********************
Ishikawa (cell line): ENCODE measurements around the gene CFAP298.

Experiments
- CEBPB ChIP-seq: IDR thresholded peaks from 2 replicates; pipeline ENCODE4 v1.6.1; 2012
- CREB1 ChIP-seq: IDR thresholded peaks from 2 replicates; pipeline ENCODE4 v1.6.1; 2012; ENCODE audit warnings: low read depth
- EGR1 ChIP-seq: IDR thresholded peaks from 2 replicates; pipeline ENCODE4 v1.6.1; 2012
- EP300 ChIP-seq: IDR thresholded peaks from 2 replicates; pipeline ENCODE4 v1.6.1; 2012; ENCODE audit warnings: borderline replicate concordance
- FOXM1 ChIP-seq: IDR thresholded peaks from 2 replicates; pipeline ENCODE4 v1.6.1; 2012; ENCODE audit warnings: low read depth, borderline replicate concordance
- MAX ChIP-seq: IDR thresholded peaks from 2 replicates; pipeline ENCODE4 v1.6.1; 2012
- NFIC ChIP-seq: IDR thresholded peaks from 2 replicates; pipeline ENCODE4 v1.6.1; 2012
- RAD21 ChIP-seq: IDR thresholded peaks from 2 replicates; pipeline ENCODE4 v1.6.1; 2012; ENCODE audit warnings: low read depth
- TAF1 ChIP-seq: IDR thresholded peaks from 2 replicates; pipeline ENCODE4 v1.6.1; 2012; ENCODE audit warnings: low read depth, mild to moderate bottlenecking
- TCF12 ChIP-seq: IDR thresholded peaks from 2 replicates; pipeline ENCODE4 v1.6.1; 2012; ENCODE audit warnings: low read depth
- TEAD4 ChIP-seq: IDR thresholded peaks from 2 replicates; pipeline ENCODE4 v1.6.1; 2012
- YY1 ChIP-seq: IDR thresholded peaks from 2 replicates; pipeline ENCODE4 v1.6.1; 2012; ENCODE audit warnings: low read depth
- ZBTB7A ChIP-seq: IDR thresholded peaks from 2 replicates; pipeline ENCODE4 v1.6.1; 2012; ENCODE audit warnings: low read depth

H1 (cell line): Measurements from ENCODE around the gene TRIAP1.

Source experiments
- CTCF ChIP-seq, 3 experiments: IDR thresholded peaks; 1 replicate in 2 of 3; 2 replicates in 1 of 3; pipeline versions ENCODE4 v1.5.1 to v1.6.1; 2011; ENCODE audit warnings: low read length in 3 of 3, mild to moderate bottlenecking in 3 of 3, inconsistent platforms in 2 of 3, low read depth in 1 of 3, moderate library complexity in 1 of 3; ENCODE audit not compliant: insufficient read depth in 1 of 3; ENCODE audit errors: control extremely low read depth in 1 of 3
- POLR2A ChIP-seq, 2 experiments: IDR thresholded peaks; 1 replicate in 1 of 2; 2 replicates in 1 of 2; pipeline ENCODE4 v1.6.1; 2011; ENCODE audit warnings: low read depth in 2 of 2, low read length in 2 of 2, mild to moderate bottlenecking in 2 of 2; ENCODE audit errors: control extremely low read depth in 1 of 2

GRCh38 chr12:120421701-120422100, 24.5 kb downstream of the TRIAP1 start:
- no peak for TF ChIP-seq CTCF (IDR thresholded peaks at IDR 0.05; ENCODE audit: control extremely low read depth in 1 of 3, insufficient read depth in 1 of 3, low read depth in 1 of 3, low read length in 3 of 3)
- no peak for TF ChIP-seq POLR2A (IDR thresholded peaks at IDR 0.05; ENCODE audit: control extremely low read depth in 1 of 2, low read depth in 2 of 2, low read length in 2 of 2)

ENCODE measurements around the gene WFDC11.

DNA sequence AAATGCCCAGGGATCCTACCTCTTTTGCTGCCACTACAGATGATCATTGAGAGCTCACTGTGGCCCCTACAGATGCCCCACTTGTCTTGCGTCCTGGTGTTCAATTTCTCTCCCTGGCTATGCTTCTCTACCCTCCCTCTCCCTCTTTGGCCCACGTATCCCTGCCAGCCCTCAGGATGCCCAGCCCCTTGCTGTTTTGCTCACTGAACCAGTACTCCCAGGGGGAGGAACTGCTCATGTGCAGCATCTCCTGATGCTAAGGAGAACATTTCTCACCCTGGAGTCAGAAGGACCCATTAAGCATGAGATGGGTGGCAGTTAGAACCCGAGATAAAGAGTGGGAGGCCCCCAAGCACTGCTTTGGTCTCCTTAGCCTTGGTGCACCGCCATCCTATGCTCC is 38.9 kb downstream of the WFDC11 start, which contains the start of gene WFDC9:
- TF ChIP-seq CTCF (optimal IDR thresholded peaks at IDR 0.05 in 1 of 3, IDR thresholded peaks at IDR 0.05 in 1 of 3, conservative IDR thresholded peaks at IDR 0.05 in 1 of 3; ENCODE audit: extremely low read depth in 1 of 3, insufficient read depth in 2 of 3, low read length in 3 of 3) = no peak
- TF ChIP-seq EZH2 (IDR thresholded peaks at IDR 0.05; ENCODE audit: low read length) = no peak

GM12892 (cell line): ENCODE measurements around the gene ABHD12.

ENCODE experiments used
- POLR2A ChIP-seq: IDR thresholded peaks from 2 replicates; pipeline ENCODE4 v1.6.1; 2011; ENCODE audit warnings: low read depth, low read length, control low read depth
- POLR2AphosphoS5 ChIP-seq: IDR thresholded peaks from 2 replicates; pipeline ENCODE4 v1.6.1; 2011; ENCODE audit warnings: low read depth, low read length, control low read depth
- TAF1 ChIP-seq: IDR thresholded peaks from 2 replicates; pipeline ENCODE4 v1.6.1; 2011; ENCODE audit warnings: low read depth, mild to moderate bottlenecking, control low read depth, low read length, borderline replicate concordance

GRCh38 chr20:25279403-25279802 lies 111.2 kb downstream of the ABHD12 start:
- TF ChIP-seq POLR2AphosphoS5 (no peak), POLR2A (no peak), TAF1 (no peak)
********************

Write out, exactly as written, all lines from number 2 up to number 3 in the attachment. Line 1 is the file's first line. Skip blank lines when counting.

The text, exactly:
Experiments
- CEBPB ChIP-seq: IDR thresholded peaks from 2 replicates; pipeline ENCODE4 v1.6.1; 2012